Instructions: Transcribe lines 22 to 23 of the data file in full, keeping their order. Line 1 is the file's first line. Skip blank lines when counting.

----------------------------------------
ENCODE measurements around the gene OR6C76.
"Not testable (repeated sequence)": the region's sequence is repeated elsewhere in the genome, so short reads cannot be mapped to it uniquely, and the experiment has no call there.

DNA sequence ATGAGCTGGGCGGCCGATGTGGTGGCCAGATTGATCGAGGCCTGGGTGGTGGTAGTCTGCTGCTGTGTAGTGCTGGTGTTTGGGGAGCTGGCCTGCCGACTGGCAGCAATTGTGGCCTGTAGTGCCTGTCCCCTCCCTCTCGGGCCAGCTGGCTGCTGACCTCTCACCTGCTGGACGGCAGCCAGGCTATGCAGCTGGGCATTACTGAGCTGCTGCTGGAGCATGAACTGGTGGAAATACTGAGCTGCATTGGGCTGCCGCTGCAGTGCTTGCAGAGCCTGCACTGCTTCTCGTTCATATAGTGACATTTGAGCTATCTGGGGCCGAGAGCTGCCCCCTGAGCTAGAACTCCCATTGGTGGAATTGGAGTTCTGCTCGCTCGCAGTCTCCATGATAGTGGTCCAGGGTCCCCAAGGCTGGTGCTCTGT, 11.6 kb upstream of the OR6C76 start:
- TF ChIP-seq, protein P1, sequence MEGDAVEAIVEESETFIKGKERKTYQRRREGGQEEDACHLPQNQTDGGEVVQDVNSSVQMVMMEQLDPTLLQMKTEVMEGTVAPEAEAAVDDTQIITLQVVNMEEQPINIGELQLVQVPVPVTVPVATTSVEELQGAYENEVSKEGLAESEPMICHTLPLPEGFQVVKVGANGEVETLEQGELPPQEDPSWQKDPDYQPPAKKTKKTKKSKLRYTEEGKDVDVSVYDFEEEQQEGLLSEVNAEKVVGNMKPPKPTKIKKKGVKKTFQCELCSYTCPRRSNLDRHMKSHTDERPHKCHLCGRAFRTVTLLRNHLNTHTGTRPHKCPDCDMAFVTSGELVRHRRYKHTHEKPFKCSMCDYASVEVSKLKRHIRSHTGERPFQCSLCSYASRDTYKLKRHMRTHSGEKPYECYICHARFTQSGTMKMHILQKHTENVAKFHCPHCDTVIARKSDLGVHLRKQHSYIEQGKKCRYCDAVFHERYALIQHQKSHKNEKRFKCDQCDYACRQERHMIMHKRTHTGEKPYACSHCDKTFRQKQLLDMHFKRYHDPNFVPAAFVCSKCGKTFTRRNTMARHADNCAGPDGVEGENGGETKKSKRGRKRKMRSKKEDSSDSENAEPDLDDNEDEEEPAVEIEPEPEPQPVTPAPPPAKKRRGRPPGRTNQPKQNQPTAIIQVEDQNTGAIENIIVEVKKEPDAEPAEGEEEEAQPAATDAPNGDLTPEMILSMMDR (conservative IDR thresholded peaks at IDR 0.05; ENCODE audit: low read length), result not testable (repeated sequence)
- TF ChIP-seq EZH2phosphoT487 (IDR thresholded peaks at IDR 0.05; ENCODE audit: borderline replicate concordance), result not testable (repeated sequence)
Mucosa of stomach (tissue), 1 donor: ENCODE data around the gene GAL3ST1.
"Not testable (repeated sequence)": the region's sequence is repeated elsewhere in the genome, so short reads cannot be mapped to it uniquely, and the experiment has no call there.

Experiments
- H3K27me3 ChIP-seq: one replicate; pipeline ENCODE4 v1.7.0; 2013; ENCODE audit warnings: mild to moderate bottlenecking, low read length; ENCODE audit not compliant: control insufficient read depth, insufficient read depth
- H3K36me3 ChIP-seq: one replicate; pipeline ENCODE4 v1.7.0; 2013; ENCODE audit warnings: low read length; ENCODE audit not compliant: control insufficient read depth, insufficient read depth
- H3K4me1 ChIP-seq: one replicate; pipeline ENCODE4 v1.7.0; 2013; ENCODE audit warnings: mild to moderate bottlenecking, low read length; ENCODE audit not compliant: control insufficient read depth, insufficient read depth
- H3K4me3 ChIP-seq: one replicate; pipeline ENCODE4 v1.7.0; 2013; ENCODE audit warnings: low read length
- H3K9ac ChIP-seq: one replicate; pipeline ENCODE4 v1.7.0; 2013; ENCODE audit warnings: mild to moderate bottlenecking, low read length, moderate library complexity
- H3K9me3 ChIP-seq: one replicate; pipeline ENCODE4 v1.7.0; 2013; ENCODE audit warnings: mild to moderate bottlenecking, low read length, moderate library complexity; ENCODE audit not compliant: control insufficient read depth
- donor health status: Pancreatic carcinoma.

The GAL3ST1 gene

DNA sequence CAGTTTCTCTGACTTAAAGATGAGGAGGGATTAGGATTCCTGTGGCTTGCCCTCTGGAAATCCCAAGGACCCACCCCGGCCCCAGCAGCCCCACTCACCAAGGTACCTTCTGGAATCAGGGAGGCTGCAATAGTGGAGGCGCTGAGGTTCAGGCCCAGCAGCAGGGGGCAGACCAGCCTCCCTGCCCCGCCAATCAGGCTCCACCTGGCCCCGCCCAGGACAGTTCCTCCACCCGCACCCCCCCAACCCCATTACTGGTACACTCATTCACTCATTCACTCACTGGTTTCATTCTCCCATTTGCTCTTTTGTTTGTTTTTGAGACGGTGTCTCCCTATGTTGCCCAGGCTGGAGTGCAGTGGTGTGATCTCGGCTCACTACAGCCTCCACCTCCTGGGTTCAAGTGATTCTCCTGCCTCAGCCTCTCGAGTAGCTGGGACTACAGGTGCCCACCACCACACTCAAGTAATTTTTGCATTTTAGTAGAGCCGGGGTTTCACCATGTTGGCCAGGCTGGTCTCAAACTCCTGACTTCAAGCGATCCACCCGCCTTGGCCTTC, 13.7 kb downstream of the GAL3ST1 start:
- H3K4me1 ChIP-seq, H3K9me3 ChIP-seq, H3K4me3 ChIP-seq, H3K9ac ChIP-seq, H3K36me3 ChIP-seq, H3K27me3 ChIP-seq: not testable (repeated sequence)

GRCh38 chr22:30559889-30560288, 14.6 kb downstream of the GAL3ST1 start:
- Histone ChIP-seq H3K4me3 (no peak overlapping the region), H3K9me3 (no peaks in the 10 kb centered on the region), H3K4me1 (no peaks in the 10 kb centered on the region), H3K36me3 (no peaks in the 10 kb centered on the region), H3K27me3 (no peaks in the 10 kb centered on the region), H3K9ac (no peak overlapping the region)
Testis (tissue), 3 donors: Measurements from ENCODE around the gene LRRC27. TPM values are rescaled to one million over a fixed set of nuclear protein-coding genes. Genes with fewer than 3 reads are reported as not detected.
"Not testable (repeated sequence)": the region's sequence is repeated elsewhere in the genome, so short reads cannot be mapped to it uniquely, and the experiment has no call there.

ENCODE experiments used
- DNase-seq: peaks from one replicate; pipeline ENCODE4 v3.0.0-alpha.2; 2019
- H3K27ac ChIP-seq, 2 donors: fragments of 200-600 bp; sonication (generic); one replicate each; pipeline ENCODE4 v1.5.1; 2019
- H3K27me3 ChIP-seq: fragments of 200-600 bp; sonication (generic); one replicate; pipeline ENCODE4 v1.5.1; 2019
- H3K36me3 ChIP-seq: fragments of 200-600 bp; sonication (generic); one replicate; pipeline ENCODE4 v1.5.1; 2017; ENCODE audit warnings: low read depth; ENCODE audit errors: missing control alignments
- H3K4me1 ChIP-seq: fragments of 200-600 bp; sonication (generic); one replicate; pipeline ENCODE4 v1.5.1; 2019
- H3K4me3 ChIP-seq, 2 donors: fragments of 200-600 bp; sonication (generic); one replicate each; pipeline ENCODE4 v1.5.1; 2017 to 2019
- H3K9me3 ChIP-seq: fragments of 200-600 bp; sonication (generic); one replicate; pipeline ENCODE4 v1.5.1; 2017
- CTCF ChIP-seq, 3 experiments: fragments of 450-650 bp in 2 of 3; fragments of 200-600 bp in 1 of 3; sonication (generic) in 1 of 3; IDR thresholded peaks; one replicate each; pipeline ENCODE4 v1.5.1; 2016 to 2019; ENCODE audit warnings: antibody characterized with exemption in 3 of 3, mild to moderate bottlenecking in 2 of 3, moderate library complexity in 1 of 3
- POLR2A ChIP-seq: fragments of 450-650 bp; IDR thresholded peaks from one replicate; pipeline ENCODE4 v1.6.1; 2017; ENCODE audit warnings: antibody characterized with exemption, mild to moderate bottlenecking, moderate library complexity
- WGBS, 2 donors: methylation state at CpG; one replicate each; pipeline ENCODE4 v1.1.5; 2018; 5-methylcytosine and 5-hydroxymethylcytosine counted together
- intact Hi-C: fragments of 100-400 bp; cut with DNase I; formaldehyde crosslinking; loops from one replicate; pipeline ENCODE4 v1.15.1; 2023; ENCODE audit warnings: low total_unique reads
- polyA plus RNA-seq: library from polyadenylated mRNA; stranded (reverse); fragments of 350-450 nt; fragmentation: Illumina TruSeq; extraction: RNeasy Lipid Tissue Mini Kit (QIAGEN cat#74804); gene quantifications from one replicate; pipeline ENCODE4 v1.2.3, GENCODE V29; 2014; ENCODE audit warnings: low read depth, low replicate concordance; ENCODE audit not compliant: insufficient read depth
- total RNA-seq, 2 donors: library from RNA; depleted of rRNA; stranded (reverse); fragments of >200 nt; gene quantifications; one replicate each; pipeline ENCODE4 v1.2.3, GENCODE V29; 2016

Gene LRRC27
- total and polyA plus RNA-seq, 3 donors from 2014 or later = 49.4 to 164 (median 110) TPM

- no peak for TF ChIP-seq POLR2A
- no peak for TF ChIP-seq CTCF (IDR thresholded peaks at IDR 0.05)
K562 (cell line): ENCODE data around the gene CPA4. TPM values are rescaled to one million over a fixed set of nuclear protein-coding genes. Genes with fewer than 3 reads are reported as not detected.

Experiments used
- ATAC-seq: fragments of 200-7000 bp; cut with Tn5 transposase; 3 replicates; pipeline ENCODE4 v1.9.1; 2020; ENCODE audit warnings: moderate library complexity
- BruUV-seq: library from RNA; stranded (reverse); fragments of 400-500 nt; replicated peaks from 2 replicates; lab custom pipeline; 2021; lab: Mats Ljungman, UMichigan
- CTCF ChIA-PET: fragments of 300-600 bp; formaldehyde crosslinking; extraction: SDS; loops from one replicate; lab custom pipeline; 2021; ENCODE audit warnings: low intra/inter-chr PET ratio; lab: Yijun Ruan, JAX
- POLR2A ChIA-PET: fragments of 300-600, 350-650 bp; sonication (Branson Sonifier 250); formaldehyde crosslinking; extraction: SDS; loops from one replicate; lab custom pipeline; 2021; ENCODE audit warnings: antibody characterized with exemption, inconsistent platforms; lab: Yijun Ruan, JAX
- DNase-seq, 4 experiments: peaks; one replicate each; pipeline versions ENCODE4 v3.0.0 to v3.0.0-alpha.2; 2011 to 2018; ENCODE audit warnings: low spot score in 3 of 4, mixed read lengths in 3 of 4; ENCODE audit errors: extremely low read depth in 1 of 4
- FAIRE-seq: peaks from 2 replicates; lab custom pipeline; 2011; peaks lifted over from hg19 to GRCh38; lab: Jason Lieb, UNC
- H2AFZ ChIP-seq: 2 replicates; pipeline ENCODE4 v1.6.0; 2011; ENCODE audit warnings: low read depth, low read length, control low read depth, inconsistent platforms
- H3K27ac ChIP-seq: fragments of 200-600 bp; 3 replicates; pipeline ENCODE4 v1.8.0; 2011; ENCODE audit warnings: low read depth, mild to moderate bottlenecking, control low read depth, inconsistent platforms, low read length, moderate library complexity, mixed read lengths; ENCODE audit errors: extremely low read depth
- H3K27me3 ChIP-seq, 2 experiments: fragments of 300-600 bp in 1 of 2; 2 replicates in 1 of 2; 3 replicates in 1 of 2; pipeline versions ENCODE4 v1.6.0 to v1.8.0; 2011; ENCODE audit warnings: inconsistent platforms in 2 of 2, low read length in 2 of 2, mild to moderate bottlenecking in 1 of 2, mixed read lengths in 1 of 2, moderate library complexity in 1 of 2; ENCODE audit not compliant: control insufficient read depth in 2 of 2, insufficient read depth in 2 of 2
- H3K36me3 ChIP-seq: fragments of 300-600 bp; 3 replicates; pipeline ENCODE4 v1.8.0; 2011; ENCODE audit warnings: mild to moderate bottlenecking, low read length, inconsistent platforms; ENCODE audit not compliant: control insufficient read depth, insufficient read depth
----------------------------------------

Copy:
"Not testable (repeated sequence)": the region's sequence is repeated elsewhere in the genome, so short reads cannot be mapped to it uniquely, and the experiment has no call there.

ENCODE experiments used